Studies show that high levels of total cholesterol and LDL cholesterol in the blood are major risk factors for coronary heart disease (CHD).

Nearly 13 million Americans have CHD, and more than 500,000 will die of it each year.Every 26 seconds an American suffers a coronary event, and someone dies of one every minute. Heart disease costs the nation nearly $230 billion per year in medical expenses and lost productivity.

Cardiovascular disease, including CHD, is responsible for about one-third of all deaths annually worldwide (nearly 17 million deaths). It’s the main cause of death in all developed countries and has emerged as a prominent public health problem in developing countries.


Although it may seem daunting, it’s easier than you think to bring up the subject of heart health with your healthcare provider. In fact, he or she may even thank you for it.

According to Winkler, it’s the simplest conversation to start.“All you have to do is say to your doctor, ‘I want to know about my heart health.’They’ll take it from there.”

Your healthcare provider will either take a blood sample from you right in the office or, depending on what kind of insurance coverage you have, send you to a local lab to have the blood sample drawn. Based on that sample, your provider will find out what your various cholesterol levels are.

After that, you’ll either have a follow-up conversation by phone or in person, where you’ll learn what your blood sample revealed and what, if anything, you need to do to improve the situation.

In some cases, changing the way you eat and the amount of physical activity you do will do the trick. And, in other cases, medication may be prescribed, as well.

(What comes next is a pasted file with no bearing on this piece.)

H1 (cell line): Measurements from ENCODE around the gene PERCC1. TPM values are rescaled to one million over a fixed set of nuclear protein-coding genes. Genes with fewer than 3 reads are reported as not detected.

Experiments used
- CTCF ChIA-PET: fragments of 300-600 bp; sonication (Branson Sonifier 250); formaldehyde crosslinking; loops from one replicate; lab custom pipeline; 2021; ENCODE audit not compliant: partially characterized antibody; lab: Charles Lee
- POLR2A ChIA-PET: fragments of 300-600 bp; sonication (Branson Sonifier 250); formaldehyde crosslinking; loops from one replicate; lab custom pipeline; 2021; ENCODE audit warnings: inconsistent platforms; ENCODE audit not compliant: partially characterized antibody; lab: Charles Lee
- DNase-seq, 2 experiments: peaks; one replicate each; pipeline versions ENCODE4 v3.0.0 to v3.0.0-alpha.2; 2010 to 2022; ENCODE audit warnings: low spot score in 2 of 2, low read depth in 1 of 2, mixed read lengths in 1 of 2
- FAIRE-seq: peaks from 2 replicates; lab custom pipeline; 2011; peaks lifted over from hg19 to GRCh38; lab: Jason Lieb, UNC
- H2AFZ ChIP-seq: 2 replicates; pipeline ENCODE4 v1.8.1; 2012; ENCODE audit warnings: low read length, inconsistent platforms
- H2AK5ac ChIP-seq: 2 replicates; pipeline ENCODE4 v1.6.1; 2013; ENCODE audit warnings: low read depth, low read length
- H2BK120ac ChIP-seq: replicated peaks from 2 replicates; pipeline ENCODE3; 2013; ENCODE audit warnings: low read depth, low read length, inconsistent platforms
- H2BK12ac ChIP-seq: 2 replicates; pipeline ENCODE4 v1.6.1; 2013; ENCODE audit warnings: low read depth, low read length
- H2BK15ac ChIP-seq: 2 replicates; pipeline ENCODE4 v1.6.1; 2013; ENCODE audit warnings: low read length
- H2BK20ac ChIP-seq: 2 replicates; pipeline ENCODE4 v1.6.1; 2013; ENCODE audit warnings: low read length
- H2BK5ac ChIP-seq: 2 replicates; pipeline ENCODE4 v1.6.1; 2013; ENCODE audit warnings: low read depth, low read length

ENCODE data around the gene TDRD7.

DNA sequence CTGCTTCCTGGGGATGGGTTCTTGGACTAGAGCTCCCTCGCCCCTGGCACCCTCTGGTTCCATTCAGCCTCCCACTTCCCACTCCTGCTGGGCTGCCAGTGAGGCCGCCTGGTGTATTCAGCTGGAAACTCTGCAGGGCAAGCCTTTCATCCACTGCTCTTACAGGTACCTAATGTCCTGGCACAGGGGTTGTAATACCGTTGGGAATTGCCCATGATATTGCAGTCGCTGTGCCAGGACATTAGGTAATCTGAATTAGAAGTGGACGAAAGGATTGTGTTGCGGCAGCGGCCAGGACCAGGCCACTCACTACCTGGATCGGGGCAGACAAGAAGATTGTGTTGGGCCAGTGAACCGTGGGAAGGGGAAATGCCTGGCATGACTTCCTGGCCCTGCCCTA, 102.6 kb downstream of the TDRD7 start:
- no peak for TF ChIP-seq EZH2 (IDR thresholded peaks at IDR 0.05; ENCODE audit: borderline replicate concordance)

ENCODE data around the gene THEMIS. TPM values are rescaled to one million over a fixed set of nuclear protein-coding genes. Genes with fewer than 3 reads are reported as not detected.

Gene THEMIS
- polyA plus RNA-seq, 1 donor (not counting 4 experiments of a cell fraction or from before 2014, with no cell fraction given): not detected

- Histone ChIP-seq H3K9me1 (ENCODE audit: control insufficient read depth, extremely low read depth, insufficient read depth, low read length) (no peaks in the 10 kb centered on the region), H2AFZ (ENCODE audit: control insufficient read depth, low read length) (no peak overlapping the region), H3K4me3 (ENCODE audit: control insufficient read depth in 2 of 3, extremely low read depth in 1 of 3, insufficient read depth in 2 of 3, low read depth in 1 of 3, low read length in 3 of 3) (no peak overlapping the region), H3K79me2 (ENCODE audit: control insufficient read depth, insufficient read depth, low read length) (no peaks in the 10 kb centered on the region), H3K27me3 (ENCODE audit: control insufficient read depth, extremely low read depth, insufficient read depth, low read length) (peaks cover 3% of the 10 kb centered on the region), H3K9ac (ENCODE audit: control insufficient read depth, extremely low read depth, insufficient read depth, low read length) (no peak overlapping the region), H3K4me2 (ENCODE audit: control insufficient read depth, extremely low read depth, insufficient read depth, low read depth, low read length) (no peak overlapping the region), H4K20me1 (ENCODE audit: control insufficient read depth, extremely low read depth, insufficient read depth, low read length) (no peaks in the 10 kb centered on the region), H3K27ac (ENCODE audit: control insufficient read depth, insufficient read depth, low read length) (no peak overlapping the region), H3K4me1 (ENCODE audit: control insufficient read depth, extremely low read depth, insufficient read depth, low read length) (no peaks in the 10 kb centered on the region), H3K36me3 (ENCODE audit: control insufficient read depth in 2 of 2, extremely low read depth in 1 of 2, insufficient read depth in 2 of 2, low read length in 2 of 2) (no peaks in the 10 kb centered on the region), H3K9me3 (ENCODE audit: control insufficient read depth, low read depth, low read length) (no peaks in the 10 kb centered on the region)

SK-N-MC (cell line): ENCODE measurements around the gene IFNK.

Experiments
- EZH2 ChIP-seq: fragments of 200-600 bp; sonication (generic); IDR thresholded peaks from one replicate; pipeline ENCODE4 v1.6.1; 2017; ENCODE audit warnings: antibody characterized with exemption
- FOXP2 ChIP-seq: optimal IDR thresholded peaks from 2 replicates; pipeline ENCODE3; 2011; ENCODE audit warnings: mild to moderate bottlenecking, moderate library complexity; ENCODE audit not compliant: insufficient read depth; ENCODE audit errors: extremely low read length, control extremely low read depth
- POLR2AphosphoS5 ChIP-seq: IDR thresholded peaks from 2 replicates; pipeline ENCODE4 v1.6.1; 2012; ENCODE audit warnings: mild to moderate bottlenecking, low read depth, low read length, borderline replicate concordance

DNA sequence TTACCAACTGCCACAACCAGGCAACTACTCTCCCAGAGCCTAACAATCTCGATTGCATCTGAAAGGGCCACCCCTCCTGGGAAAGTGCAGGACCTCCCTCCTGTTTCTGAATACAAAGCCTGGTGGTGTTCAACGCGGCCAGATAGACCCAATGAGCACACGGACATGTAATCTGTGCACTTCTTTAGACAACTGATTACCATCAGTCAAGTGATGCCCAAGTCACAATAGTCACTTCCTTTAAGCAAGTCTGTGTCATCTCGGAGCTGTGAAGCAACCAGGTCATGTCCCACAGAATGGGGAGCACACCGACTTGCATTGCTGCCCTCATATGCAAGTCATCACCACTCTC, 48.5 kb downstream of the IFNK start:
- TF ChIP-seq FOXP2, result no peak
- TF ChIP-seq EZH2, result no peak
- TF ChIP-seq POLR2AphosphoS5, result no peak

Whatever the outcome, Henry and the experts from the AHA urge you to get in touch with your health care provider and start the conversation.

If you think paying attention to heart health will take away from your regular routine, consider what Henry’s been up to in the past five years. He’s acted in or done voice-over work in eight films, produced more than 10 television specials or series—including Hollywood Squares—and is a frequent guest on FOX’s Arrested Development. But no matter what he’s up to, Henry finds the time to take care of his health.

“It is so simple to call your doctor, have a heart to heart, and put your mind at ease about your heart health,” Henry concluded.“Because heart disease, unlike other diseases, is completely preventable if you just pay the smallest amount of attention, and your heart is definitely worth the smallest amount of attention.”

The AHA’s Cholesterol Low Down is a free program that urges people to visit their doctors and learn about their cholesterol numbers and other factors that may put them at risk for heart disease. For more information, please visit the American Heart Association’s website, www.americanheart.org.

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OmnichannelHealth Media, publisher of DiabetesDigest.com, does not provide medical advice, diagnosis or treatment. See additional information.